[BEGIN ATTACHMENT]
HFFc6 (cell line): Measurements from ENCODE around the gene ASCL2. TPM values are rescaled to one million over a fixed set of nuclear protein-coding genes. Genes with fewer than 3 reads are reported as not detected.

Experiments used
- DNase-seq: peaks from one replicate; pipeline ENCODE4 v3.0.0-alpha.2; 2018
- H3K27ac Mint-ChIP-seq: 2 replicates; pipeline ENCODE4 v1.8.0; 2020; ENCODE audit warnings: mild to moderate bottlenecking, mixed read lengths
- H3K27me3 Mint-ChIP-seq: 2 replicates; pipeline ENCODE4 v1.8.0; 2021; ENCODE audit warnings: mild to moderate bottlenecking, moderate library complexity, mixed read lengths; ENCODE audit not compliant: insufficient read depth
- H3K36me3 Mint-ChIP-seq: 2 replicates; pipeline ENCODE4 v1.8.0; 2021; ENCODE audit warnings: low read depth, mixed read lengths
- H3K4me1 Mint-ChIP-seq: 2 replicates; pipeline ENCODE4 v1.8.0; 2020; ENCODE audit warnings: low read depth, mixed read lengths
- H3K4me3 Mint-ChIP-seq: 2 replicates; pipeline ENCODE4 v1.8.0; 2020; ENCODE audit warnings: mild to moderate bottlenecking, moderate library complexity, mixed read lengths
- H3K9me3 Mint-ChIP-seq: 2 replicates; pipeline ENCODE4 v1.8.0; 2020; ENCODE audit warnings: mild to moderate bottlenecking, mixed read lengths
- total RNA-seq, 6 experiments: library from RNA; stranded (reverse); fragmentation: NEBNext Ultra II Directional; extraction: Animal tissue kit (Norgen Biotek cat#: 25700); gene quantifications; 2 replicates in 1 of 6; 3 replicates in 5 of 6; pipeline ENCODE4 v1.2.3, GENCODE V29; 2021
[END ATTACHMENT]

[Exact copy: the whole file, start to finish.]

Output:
HFFc6 (cell line): Measurements from ENCODE around the gene ASCL2. TPM values are rescaled to one million over a fixed set of nuclear protein-coding genes. Genes with fewer than 3 reads are reported as not detected.

Experiments used
- DNase-seq: peaks from one replicate; pipeline ENCODE4 v3.0.0-alpha.2; 2018
- H3K27ac Mint-ChIP-seq: 2 replicates; pipeline ENCODE4 v1.8.0; 2020; ENCODE audit warnings: mild to moderate bottlenecking, mixed read lengths
- H3K27me3 Mint-ChIP-seq: 2 replicates; pipeline ENCODE4 v1.8.0; 2021; ENCODE audit warnings: mild to moderate bottlenecking, moderate library complexity, mixed read lengths; ENCODE audit not compliant: insufficient read depth
- H3K36me3 Mint-ChIP-seq: 2 replicates; pipeline ENCODE4 v1.8.0; 2021; ENCODE audit warnings: low read depth, mixed read lengths
- H3K4me1 Mint-ChIP-seq: 2 replicates; pipeline ENCODE4 v1.8.0; 2020; ENCODE audit warnings: low read depth, mixed read lengths
- H3K4me3 Mint-ChIP-seq: 2 replicates; pipeline ENCODE4 v1.8.0; 2020; ENCODE audit warnings: mild to moderate bottlenecking, moderate library complexity, mixed read lengths
- H3K9me3 Mint-ChIP-seq: 2 replicates; pipeline ENCODE4 v1.8.0; 2020; ENCODE audit warnings: mild to moderate bottlenecking, mixed read lengths
- total RNA-seq, 6 experiments: library from RNA; stranded (reverse); fragmentation: NEBNext Ultra II Directional; extraction: Animal tissue kit (Norgen Biotek cat#: 25700); gene quantifications; 2 replicates in 1 of 6; 3 replicates in 5 of 6; pipeline ENCODE4 v1.2.3, GENCODE V29; 2021